The answers to these questions could be disturbing, especially considering Brandon Rios will be the first to ask them when he faces Pacquiao in Macao on November 23rd. Most comfortable in a rumble, Rios fights guided by the principle that if his opponent can touch him, then that opponent can be touched. Not a huge puncher, Rios has bruising, lingering power, the kind that pulverizes, and he has the chin to see the wrecking through. He will be gunning for Pacquiao from the opening bell, looking to smother not only Pacquiao’s offense, but his self-belief.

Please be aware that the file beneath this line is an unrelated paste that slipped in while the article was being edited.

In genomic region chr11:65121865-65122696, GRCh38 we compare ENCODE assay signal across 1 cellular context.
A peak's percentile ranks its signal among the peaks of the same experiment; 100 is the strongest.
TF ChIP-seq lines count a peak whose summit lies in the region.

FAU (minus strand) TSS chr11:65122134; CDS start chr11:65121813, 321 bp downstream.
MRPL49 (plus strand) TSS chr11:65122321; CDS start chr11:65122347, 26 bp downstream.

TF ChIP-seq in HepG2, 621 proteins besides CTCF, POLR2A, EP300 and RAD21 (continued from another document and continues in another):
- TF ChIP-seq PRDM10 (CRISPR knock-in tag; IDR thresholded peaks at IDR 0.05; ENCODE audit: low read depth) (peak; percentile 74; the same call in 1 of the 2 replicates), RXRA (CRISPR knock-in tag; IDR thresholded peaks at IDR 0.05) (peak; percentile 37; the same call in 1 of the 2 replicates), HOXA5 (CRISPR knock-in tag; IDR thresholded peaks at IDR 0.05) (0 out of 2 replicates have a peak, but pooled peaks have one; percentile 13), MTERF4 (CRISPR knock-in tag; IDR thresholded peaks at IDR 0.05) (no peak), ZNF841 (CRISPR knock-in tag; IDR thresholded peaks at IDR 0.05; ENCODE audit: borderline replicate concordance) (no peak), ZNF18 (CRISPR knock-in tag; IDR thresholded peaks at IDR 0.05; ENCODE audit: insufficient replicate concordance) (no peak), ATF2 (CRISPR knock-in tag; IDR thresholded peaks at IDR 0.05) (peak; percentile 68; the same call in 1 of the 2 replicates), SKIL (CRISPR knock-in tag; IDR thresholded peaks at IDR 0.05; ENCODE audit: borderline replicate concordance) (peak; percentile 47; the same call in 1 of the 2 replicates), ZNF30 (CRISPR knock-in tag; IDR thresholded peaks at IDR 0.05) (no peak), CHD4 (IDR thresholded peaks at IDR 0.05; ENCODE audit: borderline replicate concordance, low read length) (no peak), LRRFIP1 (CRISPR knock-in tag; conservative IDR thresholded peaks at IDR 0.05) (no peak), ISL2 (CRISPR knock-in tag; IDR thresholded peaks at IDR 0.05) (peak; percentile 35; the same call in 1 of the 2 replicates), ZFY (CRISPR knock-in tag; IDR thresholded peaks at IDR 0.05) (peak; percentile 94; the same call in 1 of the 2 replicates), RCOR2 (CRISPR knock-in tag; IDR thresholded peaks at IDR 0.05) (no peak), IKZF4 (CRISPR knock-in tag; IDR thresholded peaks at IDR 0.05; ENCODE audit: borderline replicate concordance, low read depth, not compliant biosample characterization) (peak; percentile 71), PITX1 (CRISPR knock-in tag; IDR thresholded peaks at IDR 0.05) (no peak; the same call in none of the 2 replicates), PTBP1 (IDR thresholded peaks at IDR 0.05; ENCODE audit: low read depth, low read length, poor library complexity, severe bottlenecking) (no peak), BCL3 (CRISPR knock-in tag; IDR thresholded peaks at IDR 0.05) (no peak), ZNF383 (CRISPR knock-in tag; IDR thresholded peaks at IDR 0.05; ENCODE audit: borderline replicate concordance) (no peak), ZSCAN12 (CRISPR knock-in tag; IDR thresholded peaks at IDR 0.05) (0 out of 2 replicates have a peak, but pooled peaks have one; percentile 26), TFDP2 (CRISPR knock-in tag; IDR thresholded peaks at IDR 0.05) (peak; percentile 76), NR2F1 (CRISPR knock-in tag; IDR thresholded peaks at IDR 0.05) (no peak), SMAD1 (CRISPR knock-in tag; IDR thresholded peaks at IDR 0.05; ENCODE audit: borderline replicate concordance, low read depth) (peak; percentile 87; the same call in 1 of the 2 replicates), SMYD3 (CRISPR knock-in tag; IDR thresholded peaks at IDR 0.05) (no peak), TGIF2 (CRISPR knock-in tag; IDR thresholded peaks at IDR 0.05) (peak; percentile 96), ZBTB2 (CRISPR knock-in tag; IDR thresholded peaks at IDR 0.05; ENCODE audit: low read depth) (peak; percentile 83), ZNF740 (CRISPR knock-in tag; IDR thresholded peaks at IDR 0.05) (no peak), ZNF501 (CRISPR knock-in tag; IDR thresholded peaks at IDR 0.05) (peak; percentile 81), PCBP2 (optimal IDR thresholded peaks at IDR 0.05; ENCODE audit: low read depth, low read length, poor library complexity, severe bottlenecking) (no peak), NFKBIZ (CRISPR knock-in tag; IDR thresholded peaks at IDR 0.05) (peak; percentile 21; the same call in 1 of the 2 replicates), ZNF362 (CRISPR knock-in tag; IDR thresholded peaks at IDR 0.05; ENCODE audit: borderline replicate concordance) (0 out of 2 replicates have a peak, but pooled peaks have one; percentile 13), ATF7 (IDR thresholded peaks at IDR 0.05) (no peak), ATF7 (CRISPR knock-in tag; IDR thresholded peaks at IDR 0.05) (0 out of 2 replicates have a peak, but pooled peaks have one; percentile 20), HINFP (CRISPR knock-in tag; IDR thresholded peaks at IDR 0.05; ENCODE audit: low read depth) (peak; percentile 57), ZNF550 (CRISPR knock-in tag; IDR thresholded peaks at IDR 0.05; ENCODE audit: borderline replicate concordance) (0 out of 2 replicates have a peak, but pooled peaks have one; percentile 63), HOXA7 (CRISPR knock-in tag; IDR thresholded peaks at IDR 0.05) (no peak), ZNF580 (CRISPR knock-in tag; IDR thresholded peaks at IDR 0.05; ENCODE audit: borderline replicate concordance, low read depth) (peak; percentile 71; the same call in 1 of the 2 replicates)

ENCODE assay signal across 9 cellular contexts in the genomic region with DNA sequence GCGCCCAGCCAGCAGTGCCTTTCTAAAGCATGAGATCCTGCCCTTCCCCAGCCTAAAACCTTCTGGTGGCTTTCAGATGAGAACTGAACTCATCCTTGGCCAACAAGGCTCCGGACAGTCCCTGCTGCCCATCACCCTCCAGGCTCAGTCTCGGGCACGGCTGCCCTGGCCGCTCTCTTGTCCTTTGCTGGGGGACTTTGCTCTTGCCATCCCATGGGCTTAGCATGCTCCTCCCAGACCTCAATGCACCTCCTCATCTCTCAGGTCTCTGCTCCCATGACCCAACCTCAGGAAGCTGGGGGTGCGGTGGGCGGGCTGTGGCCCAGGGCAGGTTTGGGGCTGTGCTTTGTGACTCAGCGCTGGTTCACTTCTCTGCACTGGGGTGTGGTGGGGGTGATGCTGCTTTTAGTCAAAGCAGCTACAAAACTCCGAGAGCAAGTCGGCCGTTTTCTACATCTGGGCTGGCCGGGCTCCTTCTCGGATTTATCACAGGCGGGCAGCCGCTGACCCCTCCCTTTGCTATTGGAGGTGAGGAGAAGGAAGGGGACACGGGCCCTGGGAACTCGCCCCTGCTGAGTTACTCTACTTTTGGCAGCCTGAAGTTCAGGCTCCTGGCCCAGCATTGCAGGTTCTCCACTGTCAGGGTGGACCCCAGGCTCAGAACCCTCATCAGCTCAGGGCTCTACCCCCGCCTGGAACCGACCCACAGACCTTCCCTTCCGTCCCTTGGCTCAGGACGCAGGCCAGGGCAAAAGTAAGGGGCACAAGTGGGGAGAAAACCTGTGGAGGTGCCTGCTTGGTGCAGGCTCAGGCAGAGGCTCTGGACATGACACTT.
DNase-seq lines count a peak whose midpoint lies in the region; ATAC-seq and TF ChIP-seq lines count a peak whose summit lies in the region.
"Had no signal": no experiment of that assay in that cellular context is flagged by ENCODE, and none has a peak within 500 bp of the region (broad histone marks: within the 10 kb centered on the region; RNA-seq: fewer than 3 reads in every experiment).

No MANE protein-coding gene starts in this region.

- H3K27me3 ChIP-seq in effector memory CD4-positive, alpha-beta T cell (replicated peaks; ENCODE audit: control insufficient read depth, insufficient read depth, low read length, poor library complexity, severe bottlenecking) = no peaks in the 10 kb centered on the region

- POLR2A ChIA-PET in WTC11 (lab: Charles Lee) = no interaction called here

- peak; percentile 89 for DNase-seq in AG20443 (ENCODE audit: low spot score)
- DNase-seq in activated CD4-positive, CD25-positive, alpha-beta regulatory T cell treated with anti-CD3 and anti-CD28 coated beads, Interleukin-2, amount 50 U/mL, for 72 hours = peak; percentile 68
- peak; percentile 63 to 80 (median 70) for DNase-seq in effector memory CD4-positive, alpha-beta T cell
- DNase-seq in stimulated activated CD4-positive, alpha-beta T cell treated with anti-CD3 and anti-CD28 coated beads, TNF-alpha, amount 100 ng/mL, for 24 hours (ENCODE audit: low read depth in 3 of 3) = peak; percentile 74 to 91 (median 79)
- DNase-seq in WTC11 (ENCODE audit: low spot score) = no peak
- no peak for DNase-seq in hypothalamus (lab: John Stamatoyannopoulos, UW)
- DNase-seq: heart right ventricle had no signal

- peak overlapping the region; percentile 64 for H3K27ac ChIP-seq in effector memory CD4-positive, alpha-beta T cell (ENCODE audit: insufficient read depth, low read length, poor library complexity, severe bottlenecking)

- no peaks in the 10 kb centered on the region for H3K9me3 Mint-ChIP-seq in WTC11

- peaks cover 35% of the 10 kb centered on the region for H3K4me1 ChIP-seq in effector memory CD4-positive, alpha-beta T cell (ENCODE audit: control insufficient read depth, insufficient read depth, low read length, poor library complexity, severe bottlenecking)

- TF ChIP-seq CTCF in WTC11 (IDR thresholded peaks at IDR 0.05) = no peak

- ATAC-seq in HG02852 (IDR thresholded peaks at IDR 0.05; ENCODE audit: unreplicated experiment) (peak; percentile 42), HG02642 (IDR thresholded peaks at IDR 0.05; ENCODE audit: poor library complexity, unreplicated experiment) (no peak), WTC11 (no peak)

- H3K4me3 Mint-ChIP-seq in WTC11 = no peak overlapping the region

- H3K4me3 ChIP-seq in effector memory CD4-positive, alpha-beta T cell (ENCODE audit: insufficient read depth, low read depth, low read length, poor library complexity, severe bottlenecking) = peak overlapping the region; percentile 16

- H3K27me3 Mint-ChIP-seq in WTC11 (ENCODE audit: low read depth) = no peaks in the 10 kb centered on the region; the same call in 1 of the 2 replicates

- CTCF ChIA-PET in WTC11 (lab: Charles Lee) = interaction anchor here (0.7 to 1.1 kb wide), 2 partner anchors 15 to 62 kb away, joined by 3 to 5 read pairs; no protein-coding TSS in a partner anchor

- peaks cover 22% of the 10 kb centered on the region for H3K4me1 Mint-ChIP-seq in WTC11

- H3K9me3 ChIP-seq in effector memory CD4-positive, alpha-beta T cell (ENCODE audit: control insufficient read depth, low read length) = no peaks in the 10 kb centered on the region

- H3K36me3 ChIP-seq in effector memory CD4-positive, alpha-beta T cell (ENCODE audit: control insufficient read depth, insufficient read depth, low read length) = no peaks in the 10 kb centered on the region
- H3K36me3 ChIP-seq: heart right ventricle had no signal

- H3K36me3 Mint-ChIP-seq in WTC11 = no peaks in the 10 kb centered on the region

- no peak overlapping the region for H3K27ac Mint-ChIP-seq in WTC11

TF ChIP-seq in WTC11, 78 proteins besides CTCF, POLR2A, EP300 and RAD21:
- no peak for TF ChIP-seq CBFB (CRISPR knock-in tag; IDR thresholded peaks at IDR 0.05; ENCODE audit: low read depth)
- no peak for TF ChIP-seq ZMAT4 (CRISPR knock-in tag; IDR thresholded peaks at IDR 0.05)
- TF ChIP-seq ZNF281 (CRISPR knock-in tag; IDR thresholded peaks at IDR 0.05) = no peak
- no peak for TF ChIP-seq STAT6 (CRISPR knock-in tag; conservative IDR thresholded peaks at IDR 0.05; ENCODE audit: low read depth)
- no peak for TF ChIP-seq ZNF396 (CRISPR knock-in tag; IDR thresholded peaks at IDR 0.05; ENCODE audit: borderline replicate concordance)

If the dervish that fought Marquez in December remains, Rios should prove too hittable, too stationary for a dynamo like Pacquiao. But if Pacquiao gave up some of his ghost when Marquez planked him, then Rios, a sturdy, unrelenting banger could give Pacquiao a painful bout of déjà vu. Just what Pacquiao has left is perhaps the most intriguing variable heading into Pacquiao-Rios.